Sucking on an Adjective, Munching on a Verb

Open-MouthHave you ever had to eat your words?

I’m sure you have. Anyone who has ever used words has also had to eat them. This English expression–it’s tragarse las palabras in Spanish and it probably exists in other languages, as well–puts speech and food together in one thought. The Bible does the same thing on a couple of occasions.

The imagery is used in two ways. The more familiar one is in Paul’s letter to the Colossian believers (4.6), in which he writes,

Let your speech always be gracious, seasoned with salt, so that you may know how you ought to answer each person.

Paul is clearly referring to speaking here. When other people receive our words, they should be tasty and well-seasoned, as it were. Not painfully spicy, not artificially sweet. Just right. That takes thought, consideration, love, courage and skill.

The text that intrigued me this morning is in Job 12.11:

Does not the ear test words as the palate tastes food?

Now, I’m a foodie. I don’t live to eat, but I don’t just eat to live, either. Our family has always enjoyed eating together and cooking together. New recipes are like new books to us–treasures to enjoy, cherish and share. Personally, I like nothing more than trying new dishes from exotic places–the more unusual, the better.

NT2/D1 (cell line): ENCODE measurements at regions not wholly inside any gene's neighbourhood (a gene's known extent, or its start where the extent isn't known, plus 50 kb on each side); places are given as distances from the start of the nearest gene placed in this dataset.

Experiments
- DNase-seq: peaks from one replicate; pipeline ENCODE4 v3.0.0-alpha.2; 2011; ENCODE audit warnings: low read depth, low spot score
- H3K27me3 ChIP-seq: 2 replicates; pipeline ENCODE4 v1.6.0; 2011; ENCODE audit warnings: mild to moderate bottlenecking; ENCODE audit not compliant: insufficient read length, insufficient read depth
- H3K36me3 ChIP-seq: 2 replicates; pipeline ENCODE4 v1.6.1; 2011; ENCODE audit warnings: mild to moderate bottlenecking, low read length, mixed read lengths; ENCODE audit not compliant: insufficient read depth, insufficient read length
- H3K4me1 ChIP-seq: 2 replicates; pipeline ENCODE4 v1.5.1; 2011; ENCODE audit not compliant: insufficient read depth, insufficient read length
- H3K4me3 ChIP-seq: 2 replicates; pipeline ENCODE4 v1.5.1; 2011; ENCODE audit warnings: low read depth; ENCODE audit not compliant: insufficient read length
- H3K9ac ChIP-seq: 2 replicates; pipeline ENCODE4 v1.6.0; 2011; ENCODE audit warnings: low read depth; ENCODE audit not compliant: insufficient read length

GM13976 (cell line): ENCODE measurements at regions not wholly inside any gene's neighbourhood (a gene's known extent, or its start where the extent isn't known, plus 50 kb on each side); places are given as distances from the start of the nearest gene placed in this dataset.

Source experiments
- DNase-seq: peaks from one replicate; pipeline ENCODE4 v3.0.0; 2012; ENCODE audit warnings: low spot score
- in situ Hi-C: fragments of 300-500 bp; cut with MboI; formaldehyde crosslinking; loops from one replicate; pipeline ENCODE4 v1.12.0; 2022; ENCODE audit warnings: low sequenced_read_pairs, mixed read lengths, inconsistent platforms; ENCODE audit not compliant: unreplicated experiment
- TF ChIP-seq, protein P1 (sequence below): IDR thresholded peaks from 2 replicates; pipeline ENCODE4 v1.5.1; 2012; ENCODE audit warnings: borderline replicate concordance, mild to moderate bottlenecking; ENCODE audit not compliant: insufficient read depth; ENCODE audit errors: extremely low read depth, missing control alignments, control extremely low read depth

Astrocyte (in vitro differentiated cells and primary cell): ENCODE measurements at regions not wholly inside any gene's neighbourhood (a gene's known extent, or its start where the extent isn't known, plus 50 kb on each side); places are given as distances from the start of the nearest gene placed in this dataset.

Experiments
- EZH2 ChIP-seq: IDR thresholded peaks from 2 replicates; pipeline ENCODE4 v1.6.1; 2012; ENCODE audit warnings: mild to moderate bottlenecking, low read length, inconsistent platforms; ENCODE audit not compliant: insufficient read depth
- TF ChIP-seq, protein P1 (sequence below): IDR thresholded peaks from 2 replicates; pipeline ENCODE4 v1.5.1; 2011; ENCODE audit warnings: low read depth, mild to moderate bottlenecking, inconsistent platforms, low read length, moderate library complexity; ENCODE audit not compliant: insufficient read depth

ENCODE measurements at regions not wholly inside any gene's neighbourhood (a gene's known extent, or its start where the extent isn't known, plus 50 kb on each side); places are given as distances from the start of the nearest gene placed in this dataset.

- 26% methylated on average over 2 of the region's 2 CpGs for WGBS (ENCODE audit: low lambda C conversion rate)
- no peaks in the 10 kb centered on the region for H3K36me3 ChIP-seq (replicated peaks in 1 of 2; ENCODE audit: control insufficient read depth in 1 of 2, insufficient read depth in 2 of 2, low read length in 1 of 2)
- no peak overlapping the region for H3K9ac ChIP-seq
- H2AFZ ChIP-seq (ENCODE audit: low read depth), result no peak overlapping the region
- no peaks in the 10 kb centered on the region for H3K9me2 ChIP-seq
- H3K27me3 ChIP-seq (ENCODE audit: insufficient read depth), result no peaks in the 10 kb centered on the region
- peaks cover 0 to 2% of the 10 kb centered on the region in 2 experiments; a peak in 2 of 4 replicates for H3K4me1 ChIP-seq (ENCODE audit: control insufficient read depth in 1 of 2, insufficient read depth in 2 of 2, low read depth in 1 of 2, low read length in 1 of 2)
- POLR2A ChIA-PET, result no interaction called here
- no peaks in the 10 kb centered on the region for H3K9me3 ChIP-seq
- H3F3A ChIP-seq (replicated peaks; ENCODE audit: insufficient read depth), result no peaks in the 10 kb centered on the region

If you’re like me, when you taste something new you roll it around in your mouth for a while. You test the texture, let the flavours mix as they bombard your tongue and palate, and try to identify familiar features. A single mouthful of food may bring back a deluge of memories.

What Job says in this verse indicates that he is a good listener–and he’d better be, because he has a lot of listening yet to do in this drama! He talks about testing the spoken words of others just as one would try a new recipe or taste-test a dish about to be served to guests. He rolls words around in his head–savouring them, evaluating them, and seeking to understand them before he swallows them. Or spits them out.

I do this rather well with food. I’m terrible at it with words. I’m just not a good listener, and that affects my understanding, my attitudes and my relationships.

Someone–I don’t know who–once said something to the effect that “it is better to listen in order to understand than to listen in order to respond.”

Bingo. That’s me. Guilty as charged.



4 thoughts on “Sucking on an Adjective, Munching on a Verb”

  1. I think that can be said of most of the human race. I find myself listening, absorbing and processing “in order to” form a response. Many times I realize I didn’t listen quite hard enough. I realize sometimes when I get home that there are things I should have said that I didn’t and things I shouldn’t have said period.

    I like your analogy to food. “Food for thought” today. Thank you.

    Sent from my iPhone

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